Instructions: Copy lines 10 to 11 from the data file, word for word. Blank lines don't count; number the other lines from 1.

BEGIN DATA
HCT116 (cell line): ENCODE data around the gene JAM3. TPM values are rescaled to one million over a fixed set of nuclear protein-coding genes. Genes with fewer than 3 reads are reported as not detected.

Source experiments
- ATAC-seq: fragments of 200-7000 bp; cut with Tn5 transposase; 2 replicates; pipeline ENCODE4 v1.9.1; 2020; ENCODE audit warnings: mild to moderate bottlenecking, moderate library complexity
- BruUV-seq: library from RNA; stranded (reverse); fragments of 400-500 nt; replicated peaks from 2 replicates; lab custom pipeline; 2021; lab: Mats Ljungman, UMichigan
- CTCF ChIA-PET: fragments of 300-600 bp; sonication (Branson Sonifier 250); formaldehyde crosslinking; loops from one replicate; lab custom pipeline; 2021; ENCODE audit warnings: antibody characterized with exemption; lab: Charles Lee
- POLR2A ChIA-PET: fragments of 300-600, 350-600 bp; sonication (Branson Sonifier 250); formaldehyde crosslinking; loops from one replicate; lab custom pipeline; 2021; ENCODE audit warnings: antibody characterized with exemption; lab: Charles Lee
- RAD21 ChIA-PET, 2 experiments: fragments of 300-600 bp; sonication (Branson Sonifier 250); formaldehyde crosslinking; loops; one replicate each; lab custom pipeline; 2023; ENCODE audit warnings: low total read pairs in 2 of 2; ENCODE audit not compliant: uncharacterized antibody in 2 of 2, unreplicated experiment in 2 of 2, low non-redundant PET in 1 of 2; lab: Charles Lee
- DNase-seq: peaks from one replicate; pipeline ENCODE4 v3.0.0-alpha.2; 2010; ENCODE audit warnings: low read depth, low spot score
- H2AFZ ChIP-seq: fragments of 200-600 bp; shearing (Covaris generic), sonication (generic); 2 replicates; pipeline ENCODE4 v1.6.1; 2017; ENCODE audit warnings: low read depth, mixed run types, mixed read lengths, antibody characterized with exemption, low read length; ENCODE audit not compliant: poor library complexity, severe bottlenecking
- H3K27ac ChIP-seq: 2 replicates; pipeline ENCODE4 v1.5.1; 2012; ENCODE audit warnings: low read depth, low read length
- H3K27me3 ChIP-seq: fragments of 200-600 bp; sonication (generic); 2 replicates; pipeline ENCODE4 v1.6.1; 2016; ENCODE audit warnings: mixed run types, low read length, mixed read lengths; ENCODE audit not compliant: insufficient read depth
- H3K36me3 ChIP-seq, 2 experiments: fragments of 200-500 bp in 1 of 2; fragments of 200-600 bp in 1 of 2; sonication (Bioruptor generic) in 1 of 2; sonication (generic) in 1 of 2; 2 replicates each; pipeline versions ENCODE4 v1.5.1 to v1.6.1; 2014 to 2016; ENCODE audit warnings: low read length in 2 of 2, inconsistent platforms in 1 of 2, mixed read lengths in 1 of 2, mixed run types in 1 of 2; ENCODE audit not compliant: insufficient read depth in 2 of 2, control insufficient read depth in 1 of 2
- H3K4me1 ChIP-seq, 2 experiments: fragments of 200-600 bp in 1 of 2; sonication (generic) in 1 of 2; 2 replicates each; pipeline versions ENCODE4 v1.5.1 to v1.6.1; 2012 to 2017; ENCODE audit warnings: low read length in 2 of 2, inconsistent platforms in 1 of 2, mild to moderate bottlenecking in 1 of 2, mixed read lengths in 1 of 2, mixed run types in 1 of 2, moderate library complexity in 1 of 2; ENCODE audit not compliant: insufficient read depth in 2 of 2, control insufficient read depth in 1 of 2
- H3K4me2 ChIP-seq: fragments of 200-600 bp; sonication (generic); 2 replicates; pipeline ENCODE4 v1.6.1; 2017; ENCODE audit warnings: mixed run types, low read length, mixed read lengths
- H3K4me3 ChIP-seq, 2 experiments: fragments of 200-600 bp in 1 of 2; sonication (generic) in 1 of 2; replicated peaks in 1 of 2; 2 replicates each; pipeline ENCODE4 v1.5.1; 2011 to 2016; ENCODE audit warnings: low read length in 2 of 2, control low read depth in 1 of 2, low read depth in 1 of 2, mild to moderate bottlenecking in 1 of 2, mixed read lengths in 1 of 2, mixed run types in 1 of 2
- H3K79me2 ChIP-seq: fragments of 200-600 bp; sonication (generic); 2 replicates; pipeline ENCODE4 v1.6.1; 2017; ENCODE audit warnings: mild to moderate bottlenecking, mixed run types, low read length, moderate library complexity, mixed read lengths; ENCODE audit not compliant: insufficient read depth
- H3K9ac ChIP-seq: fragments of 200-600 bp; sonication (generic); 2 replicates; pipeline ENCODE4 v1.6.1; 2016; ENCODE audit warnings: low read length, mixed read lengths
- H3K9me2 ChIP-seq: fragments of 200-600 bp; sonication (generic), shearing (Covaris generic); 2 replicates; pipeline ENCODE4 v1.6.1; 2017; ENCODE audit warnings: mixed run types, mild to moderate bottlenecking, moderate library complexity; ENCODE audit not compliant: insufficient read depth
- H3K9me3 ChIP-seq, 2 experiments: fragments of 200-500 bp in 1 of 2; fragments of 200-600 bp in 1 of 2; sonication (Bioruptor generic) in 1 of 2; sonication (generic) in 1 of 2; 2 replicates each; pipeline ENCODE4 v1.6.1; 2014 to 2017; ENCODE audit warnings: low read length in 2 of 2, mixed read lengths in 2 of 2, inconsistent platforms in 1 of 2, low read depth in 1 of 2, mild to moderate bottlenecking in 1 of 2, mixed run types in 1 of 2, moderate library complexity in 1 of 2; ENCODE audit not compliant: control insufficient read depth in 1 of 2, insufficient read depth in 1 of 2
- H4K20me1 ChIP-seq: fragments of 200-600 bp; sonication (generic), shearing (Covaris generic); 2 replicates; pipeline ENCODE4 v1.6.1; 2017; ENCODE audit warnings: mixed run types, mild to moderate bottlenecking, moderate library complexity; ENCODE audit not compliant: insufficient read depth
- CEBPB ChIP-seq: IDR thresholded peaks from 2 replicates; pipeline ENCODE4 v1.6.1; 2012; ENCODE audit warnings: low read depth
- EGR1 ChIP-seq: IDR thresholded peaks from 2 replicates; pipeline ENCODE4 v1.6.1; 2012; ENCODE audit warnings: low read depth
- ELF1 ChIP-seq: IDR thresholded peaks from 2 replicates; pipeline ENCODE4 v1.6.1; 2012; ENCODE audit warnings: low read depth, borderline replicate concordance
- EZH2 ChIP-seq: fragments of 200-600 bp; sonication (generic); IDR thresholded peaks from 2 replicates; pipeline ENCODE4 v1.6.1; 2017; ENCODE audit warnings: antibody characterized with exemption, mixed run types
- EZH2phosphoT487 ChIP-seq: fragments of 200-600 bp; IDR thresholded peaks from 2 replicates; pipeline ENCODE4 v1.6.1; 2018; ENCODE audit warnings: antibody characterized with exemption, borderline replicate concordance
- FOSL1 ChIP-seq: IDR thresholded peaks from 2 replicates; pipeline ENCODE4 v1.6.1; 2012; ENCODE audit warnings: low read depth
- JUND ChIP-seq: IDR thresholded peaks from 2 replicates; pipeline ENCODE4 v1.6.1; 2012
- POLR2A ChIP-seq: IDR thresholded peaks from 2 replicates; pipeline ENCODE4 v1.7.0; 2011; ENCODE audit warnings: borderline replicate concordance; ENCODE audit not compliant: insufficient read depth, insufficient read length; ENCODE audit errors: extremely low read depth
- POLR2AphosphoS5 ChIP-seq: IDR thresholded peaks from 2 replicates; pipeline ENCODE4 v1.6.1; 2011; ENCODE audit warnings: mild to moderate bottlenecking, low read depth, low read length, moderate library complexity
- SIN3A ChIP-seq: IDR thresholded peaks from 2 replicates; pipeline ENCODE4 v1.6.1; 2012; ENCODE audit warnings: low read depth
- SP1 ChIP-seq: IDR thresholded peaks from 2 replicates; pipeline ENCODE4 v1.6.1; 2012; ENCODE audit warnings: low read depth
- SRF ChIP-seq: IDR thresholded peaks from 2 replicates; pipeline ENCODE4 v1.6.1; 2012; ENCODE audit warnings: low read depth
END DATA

- H3K27ac ChIP-seq: 2 replicates; pipeline ENCODE4 v1.5.1; 2012; ENCODE audit warnings: low read depth, low read length
- H3K27me3 ChIP-seq: fragments of 200-600 bp; sonication (generic); 2 replicates; pipeline ENCODE4 v1.6.1; 2016; ENCODE audit warnings: mixed run types, low read length, mixed read lengths; ENCODE audit not compliant: insufficient read depth